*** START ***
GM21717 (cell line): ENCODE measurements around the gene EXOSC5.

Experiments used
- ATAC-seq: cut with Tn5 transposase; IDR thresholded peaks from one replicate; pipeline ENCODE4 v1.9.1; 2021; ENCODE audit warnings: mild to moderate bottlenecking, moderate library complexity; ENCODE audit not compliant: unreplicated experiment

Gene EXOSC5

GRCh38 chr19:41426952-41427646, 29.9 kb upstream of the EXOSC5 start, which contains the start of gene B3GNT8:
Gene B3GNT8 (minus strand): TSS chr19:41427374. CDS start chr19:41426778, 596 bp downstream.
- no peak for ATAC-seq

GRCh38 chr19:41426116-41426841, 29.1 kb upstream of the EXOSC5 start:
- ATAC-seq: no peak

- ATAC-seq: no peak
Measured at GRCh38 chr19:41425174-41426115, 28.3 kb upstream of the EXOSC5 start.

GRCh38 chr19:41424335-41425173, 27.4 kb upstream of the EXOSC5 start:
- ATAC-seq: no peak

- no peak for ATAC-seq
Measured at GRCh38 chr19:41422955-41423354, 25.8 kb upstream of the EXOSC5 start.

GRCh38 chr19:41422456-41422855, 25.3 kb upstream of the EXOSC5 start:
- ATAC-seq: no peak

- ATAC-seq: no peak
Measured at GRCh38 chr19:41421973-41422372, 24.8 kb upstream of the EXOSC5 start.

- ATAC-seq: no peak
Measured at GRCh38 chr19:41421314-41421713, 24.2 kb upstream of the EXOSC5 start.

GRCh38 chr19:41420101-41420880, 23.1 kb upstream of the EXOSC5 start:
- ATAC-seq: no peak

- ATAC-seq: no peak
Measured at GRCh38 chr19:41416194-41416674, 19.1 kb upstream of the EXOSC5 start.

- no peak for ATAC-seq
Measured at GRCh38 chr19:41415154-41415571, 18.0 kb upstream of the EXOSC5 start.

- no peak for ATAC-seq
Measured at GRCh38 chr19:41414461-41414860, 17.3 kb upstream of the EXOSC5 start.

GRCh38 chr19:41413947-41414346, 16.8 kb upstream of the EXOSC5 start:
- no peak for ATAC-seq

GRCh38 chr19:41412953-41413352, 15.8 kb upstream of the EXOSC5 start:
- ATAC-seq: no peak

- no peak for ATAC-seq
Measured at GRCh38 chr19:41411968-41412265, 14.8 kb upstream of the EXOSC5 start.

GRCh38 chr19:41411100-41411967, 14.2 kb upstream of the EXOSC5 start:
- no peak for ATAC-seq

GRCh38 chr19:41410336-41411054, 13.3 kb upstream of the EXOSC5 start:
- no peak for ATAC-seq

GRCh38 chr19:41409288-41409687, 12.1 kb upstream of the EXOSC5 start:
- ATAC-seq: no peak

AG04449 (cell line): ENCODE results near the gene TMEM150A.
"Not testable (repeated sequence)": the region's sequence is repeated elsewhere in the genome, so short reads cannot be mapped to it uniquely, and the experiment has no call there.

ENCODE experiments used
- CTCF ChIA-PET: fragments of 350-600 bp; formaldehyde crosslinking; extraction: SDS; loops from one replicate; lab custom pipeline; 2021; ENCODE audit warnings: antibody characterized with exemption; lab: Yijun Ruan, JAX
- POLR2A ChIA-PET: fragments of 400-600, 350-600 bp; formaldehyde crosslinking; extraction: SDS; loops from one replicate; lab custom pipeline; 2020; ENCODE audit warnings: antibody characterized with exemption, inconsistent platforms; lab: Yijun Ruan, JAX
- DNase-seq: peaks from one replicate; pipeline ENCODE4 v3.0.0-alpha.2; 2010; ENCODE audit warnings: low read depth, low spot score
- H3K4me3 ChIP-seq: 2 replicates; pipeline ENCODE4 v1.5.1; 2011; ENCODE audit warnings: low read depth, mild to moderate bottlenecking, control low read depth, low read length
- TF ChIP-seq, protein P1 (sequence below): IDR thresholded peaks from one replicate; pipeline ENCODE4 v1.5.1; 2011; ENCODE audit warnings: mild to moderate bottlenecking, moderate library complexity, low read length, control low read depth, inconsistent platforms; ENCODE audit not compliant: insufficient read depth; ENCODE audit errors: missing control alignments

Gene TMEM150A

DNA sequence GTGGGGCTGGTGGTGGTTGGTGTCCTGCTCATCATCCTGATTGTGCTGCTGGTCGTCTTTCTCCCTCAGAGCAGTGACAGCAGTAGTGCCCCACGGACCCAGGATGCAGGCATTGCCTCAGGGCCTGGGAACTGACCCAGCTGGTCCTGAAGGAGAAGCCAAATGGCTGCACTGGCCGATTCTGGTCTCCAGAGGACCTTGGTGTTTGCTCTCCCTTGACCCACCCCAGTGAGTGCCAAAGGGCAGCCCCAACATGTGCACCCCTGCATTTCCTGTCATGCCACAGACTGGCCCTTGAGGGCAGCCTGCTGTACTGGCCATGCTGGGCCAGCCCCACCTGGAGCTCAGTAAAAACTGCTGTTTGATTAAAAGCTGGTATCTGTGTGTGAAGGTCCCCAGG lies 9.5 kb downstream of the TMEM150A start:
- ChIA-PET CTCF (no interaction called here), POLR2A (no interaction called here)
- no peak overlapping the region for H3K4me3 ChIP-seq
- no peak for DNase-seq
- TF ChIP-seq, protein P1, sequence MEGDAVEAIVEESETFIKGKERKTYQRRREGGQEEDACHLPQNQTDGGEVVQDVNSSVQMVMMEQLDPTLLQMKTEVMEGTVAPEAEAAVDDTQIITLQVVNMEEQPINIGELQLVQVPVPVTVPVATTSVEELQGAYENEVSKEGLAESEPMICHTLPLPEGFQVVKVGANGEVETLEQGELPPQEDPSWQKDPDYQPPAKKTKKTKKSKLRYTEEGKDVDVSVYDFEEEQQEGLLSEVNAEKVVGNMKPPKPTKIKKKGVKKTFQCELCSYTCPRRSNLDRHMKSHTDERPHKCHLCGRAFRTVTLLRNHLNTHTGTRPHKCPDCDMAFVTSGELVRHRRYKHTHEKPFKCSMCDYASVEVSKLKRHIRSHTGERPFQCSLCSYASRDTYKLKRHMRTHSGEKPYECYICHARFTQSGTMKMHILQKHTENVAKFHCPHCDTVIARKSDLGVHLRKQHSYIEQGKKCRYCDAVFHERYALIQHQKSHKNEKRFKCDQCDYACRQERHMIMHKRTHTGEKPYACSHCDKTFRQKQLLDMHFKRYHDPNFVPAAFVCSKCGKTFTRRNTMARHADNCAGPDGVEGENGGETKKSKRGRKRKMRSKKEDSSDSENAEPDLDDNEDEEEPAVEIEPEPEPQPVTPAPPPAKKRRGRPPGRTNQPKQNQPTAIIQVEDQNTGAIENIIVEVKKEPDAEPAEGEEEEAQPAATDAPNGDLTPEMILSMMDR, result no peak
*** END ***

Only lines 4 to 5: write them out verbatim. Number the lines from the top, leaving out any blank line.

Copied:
Gene EXOSC5

GRCh38 chr19:41426952-41427646, 29.9 kb upstream of the EXOSC5 start, which contains the start of gene B3GNT8: